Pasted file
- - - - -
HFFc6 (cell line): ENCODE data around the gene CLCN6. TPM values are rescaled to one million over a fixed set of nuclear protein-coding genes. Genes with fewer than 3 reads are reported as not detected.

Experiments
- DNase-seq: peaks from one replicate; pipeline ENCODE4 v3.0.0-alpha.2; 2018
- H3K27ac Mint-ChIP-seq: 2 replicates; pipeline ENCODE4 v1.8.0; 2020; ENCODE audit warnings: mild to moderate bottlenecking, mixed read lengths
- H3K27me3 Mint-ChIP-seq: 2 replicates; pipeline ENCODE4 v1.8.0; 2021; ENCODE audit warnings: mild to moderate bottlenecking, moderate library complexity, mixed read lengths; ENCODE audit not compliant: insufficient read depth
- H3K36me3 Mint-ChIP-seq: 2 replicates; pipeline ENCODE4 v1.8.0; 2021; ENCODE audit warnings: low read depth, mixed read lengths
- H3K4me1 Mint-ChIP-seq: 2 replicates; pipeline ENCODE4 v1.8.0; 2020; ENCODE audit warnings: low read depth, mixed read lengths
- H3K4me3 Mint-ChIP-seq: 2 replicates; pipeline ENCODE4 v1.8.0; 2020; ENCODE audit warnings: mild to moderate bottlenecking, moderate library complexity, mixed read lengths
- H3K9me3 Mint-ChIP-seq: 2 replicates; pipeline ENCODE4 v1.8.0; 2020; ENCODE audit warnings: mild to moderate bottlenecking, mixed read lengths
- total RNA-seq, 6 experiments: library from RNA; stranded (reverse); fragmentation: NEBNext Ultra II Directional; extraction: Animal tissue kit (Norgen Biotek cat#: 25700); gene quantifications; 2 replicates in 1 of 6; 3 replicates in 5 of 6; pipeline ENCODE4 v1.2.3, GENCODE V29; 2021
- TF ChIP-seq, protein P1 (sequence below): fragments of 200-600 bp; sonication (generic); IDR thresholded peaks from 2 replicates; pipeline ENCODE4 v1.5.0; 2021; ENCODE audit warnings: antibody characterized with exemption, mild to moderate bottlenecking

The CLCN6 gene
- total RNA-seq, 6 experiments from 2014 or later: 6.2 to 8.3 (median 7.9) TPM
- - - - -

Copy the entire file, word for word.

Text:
HFFc6 (cell line): ENCODE data around the gene CLCN6. TPM values are rescaled to one million over a fixed set of nuclear protein-coding genes. Genes with fewer than 3 reads are reported as not detected.

Experiments
- DNase-seq: peaks from one replicate; pipeline ENCODE4 v3.0.0-alpha.2; 2018
- H3K27ac Mint-ChIP-seq: 2 replicates; pipeline ENCODE4 v1.8.0; 2020; ENCODE audit warnings: mild to moderate bottlenecking, mixed read lengths
- H3K27me3 Mint-ChIP-seq: 2 replicates; pipeline ENCODE4 v1.8.0; 2021; ENCODE audit warnings: mild to moderate bottlenecking, moderate library complexity, mixed read lengths; ENCODE audit not compliant: insufficient read depth
- H3K36me3 Mint-ChIP-seq: 2 replicates; pipeline ENCODE4 v1.8.0; 2021; ENCODE audit warnings: low read depth, mixed read lengths
- H3K4me1 Mint-ChIP-seq: 2 replicates; pipeline ENCODE4 v1.8.0; 2020; ENCODE audit warnings: low read depth, mixed read lengths
- H3K4me3 Mint-ChIP-seq: 2 replicates; pipeline ENCODE4 v1.8.0; 2020; ENCODE audit warnings: mild to moderate bottlenecking, moderate library complexity, mixed read lengths
- H3K9me3 Mint-ChIP-seq: 2 replicates; pipeline ENCODE4 v1.8.0; 2020; ENCODE audit warnings: mild to moderate bottlenecking, mixed read lengths
- total RNA-seq, 6 experiments: library from RNA; stranded (reverse); fragmentation: NEBNext Ultra II Directional; extraction: Animal tissue kit (Norgen Biotek cat#: 25700); gene quantifications; 2 replicates in 1 of 6; 3 replicates in 5 of 6; pipeline ENCODE4 v1.2.3, GENCODE V29; 2021
- TF ChIP-seq, protein P1 (sequence below): fragments of 200-600 bp; sonication (generic); IDR thresholded peaks from 2 replicates; pipeline ENCODE4 v1.5.0; 2021; ENCODE audit warnings: antibody characterized with exemption, mild to moderate bottlenecking

The CLCN6 gene
- total RNA-seq, 6 experiments from 2014 or later: 6.2 to 8.3 (median 7.9) TPM